The Bhutias in Sikkim have also adopted the celebration of Nambun, but they call it Losoong or Kagyet. The Sikkim palace used to observe the entire ritual of Lut-dyan and other prayer service rigidly as per the rules followed in the ancient times, but this was performed by the Lamas. Generally, the ordinary Lepchas, observe ‘Lut-dyan’ and ‘Peek-sat’ rituals in the shortest and simplified version with propitiation and prayers at home done by the head of the family. As on all such festivals, good food is arranged and new clothes are also worn. Sausages of beef or pork, called ‘Kargyong’ and the hot pickle type curry, which looks like gelly when cold, of pig’s legs (Mon’s Kongdyang) are the special delicacies during the period. Chi preparation must precede the Nambun so that sufficient stock is available for the guests and the members to last a week. Pork meat is part of every meal and this is prepared in various ways, most often, mixed with green vegetables or with bamboo shoots. Bulls and pigs are also slaughtered for meat. Sikkim observes Government holidays for 7 days. In Darjeeling Gorkha Hill Council areas of Darjeeling district too, one day’s Government holiday is declared during the Nambun/Losung.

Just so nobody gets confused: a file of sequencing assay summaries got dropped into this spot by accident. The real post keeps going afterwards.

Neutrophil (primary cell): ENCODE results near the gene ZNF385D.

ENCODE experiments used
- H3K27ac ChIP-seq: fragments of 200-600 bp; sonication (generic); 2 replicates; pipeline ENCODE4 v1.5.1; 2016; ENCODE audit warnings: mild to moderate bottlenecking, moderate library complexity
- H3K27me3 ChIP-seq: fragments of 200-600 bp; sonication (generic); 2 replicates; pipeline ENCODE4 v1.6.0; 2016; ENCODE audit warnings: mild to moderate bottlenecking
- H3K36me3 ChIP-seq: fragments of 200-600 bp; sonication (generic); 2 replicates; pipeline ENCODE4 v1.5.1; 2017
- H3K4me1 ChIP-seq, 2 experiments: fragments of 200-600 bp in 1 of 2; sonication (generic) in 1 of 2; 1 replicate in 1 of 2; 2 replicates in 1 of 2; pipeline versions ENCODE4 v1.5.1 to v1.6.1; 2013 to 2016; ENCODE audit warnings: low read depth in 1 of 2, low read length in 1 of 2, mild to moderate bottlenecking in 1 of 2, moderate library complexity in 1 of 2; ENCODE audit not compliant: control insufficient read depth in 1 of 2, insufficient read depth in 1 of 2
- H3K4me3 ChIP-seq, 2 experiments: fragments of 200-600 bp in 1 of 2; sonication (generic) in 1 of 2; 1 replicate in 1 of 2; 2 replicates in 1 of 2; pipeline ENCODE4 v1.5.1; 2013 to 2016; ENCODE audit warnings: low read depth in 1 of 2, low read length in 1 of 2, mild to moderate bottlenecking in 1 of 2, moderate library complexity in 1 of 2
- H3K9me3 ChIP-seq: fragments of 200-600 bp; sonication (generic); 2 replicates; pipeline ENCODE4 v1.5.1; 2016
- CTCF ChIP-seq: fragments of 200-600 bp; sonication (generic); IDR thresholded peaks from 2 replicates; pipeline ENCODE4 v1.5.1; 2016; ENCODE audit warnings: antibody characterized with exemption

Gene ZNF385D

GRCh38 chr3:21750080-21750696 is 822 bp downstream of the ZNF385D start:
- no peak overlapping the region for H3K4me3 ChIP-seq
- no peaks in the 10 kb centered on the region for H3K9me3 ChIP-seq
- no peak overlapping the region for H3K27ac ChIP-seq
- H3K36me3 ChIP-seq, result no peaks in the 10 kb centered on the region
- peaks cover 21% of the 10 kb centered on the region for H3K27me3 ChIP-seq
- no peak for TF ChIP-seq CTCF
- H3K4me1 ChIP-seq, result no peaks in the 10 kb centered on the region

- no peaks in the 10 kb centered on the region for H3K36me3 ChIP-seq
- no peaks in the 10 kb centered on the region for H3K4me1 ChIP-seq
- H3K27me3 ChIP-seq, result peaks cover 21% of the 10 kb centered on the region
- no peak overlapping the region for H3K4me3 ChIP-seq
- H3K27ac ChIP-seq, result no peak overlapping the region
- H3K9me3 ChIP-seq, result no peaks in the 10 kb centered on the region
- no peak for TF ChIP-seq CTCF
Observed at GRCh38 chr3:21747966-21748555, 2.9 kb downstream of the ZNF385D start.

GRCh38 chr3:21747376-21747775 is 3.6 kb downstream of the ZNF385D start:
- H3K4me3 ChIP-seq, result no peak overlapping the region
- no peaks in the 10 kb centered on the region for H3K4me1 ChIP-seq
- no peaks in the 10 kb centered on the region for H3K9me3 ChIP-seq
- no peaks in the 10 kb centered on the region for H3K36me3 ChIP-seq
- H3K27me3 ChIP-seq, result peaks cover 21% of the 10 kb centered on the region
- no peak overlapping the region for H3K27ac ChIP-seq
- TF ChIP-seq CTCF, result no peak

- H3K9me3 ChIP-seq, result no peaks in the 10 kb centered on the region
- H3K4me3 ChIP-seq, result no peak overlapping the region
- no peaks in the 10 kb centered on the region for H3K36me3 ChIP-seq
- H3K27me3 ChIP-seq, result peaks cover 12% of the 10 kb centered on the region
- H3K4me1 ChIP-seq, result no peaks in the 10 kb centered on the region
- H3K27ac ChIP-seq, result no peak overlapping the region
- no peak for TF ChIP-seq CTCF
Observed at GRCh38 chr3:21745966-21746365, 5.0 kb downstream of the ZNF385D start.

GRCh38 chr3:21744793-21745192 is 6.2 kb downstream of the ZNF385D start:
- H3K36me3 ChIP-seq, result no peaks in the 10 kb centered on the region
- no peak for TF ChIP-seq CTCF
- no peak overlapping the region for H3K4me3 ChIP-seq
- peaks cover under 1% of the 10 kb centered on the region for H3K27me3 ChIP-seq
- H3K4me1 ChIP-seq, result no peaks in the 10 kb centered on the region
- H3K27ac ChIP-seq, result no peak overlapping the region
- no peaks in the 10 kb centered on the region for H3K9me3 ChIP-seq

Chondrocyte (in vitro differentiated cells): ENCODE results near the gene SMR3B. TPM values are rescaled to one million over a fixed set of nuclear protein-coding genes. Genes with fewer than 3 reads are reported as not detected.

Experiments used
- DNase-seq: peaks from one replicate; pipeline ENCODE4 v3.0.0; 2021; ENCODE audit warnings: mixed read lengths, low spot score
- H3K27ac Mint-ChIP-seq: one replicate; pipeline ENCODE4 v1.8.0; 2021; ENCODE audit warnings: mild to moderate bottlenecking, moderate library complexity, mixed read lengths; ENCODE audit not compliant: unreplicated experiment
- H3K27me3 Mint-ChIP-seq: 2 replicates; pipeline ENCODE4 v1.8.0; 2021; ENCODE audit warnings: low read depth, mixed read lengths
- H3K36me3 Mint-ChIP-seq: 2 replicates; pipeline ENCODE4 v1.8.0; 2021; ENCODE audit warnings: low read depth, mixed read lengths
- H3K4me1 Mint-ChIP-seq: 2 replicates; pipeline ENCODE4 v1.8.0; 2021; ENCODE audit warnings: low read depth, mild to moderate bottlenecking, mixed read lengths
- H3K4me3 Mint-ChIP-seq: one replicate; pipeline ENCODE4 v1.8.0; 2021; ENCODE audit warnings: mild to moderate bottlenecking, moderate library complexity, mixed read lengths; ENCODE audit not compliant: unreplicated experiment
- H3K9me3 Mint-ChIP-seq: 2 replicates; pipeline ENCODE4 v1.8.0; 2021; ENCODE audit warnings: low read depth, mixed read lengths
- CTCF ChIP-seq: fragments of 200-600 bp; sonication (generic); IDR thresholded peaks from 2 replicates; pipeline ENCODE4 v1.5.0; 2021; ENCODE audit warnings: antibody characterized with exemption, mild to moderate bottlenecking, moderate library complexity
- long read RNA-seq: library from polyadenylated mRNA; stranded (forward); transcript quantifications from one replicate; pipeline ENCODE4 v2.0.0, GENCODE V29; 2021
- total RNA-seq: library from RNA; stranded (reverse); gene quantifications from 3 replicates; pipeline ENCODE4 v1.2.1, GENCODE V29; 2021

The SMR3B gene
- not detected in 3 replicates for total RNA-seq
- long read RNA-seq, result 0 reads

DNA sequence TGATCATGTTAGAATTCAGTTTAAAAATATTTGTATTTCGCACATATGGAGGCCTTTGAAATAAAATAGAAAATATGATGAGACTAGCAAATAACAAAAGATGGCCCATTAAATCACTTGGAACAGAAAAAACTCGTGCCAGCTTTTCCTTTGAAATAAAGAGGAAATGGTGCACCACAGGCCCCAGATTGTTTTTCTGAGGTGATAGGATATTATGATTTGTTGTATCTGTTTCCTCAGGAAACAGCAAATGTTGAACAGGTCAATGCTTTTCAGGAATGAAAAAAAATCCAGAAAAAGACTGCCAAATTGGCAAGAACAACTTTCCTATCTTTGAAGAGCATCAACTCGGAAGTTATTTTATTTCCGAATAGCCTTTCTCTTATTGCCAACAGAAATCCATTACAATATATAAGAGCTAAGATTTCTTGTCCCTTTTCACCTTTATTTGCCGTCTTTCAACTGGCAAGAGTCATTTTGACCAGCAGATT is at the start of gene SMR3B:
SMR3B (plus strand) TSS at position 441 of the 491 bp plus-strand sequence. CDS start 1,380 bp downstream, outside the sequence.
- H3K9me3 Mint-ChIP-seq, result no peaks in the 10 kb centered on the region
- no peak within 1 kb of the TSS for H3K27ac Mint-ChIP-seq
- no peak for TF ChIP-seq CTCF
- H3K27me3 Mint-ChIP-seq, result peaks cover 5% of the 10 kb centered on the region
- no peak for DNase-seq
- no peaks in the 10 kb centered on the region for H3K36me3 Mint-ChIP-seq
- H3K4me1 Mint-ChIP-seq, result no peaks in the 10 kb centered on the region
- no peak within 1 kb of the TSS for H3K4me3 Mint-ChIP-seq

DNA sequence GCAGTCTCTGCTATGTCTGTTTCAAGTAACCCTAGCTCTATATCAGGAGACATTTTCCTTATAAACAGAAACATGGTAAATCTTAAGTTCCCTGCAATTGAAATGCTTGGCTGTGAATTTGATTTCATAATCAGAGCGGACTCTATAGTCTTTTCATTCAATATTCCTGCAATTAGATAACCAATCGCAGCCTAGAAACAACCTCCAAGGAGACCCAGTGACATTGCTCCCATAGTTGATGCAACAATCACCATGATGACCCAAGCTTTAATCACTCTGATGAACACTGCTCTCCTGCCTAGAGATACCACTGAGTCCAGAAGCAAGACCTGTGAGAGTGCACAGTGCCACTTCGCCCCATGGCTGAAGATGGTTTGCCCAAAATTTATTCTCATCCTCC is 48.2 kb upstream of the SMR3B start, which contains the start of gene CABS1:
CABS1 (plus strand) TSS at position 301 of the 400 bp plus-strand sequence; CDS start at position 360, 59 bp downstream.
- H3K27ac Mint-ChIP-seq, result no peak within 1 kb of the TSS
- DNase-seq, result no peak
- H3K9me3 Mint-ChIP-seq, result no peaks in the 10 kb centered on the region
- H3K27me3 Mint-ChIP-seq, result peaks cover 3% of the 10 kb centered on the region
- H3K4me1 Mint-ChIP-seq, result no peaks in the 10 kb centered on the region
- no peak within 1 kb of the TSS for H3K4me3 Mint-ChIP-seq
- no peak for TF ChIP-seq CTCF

(Reference: ‘Lepcha My Vanishing Tribe’ by A.R. Foning and other sources.)